I am struck by poll data reporting that seven out of ten Americans supporting President Elect Donald Trump think that American culture and way of life have declined since the 1950's. There is much to consider about this kind of deep nostalgia in Americans, famously known as being forward looking to a fault. But I still have to wonder — even taking into account the remarkable skew by age in the President Elect Trump supporter group — if many voters aren't experiencing nostalgia for something they did not actually experience directly. After all, seven out of ten Americans were not alive during the 1950's. In 2013, The Atlantic calculated that less than a third of Americans then alive in 2013 were alive at the time of JFK's assassination.
This makes me wonder if we are not more in the grips of saudade, rather than true nostalgia. The famously untranslatable Portuguese word, saudade, refers to a kind of nostalgia or emptiness that can even be felt for or about something that was not personally experienced. So, it is not so much remembrance of things past as remembrance of someone else's remembrance of things past.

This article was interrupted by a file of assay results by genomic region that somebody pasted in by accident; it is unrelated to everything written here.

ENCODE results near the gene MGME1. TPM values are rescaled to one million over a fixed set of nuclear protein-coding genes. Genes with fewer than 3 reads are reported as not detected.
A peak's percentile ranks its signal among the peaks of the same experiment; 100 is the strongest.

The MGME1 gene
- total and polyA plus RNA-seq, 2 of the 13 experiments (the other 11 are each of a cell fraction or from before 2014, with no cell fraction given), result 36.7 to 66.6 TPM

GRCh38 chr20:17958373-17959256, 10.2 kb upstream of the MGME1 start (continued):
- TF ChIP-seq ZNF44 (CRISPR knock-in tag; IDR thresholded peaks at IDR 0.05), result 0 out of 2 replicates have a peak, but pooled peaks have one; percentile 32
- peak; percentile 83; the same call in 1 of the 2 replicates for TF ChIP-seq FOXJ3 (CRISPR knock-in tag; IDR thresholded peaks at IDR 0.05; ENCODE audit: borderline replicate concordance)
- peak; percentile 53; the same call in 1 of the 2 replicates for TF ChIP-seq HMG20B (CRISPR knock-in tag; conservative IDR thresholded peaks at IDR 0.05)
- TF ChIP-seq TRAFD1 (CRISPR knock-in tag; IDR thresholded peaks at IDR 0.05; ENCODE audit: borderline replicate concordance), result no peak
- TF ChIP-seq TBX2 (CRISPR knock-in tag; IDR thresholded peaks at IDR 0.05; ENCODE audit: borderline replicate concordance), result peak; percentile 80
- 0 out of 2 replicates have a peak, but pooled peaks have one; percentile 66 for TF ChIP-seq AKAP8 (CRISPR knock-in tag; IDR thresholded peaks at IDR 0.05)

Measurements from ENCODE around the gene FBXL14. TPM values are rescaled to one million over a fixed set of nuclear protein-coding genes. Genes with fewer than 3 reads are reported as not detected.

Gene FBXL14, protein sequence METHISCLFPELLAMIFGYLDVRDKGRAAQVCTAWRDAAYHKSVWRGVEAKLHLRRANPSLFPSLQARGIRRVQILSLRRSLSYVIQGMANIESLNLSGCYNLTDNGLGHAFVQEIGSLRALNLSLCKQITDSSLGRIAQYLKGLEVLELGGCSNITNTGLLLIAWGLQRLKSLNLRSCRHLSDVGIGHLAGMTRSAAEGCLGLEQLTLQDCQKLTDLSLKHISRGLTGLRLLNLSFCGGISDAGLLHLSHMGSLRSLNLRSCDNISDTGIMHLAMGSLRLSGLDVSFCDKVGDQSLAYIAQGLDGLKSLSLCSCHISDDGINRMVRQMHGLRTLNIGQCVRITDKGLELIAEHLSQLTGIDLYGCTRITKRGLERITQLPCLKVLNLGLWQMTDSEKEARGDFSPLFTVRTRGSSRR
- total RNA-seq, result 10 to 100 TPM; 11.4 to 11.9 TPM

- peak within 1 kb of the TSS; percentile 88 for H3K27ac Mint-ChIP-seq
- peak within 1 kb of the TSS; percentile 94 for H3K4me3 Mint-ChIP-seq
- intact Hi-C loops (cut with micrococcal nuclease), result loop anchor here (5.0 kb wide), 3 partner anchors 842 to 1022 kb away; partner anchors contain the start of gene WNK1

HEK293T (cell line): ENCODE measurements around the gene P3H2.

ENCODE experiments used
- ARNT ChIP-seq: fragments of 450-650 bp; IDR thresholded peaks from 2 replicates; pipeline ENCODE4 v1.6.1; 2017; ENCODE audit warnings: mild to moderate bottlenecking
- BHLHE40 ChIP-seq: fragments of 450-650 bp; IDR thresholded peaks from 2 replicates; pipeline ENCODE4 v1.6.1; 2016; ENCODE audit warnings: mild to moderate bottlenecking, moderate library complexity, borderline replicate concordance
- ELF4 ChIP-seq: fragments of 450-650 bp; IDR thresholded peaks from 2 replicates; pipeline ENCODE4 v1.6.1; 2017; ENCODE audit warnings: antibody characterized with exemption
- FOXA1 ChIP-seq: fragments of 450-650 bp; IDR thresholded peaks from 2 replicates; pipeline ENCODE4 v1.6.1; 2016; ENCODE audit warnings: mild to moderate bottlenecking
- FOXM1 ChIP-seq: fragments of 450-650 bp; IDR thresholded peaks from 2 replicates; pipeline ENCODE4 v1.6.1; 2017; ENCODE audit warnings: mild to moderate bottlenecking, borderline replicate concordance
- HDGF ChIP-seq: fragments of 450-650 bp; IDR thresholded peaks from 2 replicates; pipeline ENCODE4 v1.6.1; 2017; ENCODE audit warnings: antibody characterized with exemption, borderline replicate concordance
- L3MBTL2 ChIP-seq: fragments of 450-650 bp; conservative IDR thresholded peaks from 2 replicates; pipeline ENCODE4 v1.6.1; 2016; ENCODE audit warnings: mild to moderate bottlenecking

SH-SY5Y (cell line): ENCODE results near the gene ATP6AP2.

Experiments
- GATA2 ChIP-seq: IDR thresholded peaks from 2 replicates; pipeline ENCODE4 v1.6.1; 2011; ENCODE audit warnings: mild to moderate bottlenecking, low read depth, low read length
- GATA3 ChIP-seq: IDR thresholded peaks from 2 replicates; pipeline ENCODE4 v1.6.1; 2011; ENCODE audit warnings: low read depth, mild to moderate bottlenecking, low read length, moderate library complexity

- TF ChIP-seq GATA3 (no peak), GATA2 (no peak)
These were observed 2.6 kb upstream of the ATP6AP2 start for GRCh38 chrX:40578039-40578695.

What was health care like in the 1950's? Well, in the 1950's the price of hospital based care doubled, setting the stage for the substantial problems of access and cost that gave rise to the large government funded health insurance programs of the 1960's.
Just what part of this equation are we longing for?